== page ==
Why Burscough is a place where local businesses prosper

PUBLISHED: 00:00 17 July 2018

Gaynor Pickering with Neil and Jane Hickson at Burscough Community Farm

Gaynor Pickering with Neil and Jane Hickson at Burscough Community Farm


Handmade and homegrown are the key to success at these Burscough businesses, writes Rebekka O’Grady

Burscough Community Farm members with founding directors, Neil and Jane Hickson (far right)Burscough Community Farm members with founding directors, Neil and Jane Hickson (far right)

When Neil and Jane Hickson were left with 18 acres of farmland, they weren’t quite sure what to do with it. The land had belonged to Jane’s father, and after her brother farmed it for ten years, the couple took over in 2013. ‘We thought let’s have a go at growing our own. There wasn’t a lot of opportunity to buy organic food locally,’ said Neil, who set up Burscough Community Farm and opened its doors to the public. Members can join and get involved in the farm during its three weekly volunteer days, lend a hand with the growing and take away some of the surplus produce.

‘It started as an allotment idea with friends and has really blossomed from there. We are driven by the environment, sustainability, wildlife and the like minded people who come here. The aim is to create a farm that gives people a chance to reconnect with the land. Today many are disconnected to where their food comes from.’

The farm is part of the Community Supported Agriculture scheme, an idea where the customer pays the farmer directly to grow their food for them. Established in Japan during the 1960s, it means that the customer shares the risk and shares the crop, along with supporting local farmers, reducing fuel miles and carbon footprints.

On the farm there are chickens, willow weaving, bee hives and much more, but at its heart is vegetable growing and market garden, which is small scale farming. Through this a weekly seasonal vegetable box scheme is produced, giving a focus and providing an income for the farm. Members of the CSA can also subscribe to the scheme and received a discounted subscription.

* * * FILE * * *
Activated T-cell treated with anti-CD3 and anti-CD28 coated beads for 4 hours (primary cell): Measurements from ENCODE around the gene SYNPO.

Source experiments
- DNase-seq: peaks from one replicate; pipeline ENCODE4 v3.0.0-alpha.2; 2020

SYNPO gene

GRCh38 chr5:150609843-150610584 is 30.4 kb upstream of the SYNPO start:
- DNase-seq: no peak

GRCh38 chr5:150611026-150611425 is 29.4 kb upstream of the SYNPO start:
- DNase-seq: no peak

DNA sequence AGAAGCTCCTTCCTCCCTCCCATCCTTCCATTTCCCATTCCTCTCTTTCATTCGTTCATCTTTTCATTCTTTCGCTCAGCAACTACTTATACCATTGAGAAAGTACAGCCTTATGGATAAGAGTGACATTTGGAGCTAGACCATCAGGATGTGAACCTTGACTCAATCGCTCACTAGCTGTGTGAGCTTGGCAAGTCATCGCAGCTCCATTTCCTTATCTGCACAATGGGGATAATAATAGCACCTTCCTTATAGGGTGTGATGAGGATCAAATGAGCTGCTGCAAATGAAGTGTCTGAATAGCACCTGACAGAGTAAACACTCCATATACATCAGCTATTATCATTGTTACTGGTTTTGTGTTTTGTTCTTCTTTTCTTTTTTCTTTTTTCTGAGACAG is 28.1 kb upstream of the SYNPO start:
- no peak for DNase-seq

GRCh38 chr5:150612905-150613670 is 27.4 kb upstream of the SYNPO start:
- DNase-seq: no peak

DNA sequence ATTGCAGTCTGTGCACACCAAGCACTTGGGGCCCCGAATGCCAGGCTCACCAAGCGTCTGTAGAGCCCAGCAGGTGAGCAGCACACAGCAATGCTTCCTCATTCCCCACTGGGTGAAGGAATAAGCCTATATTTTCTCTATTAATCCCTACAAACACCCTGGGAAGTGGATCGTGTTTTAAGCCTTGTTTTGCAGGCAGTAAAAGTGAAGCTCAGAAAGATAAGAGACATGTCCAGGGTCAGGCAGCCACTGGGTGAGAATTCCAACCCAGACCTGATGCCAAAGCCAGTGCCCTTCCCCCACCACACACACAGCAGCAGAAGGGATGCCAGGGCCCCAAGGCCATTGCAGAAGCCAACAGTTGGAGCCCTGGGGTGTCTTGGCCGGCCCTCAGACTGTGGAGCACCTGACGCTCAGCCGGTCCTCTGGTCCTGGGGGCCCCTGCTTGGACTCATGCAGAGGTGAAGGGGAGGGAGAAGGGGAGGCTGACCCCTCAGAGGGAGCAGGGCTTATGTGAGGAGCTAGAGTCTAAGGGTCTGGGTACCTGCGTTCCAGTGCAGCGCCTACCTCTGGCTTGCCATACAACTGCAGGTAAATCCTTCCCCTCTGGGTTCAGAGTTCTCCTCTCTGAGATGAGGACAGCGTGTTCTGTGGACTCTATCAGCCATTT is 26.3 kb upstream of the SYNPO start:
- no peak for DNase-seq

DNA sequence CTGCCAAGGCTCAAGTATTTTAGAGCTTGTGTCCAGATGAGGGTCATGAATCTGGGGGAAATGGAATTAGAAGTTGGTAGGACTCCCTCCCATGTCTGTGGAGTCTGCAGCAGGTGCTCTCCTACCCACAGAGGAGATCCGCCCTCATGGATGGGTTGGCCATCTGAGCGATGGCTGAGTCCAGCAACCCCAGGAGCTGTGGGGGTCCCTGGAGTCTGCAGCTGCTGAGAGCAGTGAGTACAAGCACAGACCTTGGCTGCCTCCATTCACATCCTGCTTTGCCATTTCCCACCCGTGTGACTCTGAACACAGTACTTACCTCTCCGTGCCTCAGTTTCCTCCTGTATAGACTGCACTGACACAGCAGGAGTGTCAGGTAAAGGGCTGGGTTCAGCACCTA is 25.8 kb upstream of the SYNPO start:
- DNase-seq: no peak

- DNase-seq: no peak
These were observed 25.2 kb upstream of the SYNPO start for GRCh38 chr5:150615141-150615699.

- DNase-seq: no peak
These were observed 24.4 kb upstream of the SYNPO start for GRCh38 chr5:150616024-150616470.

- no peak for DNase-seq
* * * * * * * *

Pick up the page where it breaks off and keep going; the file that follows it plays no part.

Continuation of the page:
‘Whatever we can grow goes into the box. It’s all organic and in season produce; sometimes at the height of season you can have up to 16 different items,’ said Neil. There are three different sizes of boxes and each subscriber gets a share of what has been harvested that week. ‘Although we are a not for profit Community Interest Company, we didn’t want to be chasing for grants so this enables us to be self sufficient and pay for crops. Eventually we would like to form a co-operative and employ three or four people.’

As well as growing crops, as a CIC the farm hosts a large range of other activities and beneficiaries including hosting volunteers with mental health issues that have been referred from their GPs, those with learning difficulties, the home schooled network and the long term unemployed. ‘We have a distinct social mission of improving the health and well-being of those who are involved with the farm. The impact it has is huge,’ said Neil. ‘From our first season we have been amazed at what we have grown. But talking to one of the members in the field, he said that the best thing we have grown here is a community, one that didn’t exist before we started.’ www.burscoughcommunityfarm.org

At The Slipway: Manager, Sonia Swarbrick with owner, Dave Holt and area manager, Vicky McManusAt The Slipway: Manager, Sonia Swarbrick with owner, Dave Holt and area manager, Vicky McManus

The Slipway

An independent Lancashire pub company, Holt Pub Co, purchased this canal side establishment last year, reopening the pub in December after it stood empty for months. The Slipway is the fifth pub in the portfolio run by partners Dave Holt and Darren Cooper. In the space of 12 months, the duo have opened pubs in Wigan, Preston, Much Hoole and on Crabtree Lane in Burscough.

‘Previously it was brewery owned and was running into decline. As soon as we opened our doors, we were blown away with the response – especially considering it was out of season,’ said Dave, who said that despite being open only six months, the pub feels like an established part of the community. ‘I couldn’t be more pleased. The key is definitely keeping things local.’